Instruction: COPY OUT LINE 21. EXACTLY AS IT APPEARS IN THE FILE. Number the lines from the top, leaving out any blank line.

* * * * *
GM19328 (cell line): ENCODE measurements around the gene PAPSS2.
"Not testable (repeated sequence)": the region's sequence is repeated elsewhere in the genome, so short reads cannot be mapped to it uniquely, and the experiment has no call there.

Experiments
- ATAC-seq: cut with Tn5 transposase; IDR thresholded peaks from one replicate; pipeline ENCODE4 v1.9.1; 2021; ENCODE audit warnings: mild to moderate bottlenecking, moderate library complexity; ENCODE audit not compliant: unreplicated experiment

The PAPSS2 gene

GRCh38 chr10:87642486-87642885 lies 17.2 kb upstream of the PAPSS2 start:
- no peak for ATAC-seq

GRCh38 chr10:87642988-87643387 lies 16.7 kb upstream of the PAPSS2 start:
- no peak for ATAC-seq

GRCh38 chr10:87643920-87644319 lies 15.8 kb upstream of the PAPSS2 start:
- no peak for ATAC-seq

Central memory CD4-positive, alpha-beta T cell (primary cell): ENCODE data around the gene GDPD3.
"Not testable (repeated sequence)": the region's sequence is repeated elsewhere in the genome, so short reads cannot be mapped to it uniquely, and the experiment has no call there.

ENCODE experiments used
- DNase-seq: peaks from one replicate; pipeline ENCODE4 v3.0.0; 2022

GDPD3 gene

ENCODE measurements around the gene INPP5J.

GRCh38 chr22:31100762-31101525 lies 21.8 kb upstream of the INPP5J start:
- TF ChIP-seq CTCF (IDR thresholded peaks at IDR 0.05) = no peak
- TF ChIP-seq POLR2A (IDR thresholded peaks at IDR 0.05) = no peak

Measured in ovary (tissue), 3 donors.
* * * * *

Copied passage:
Measured in ovary (tissue), 3 donors.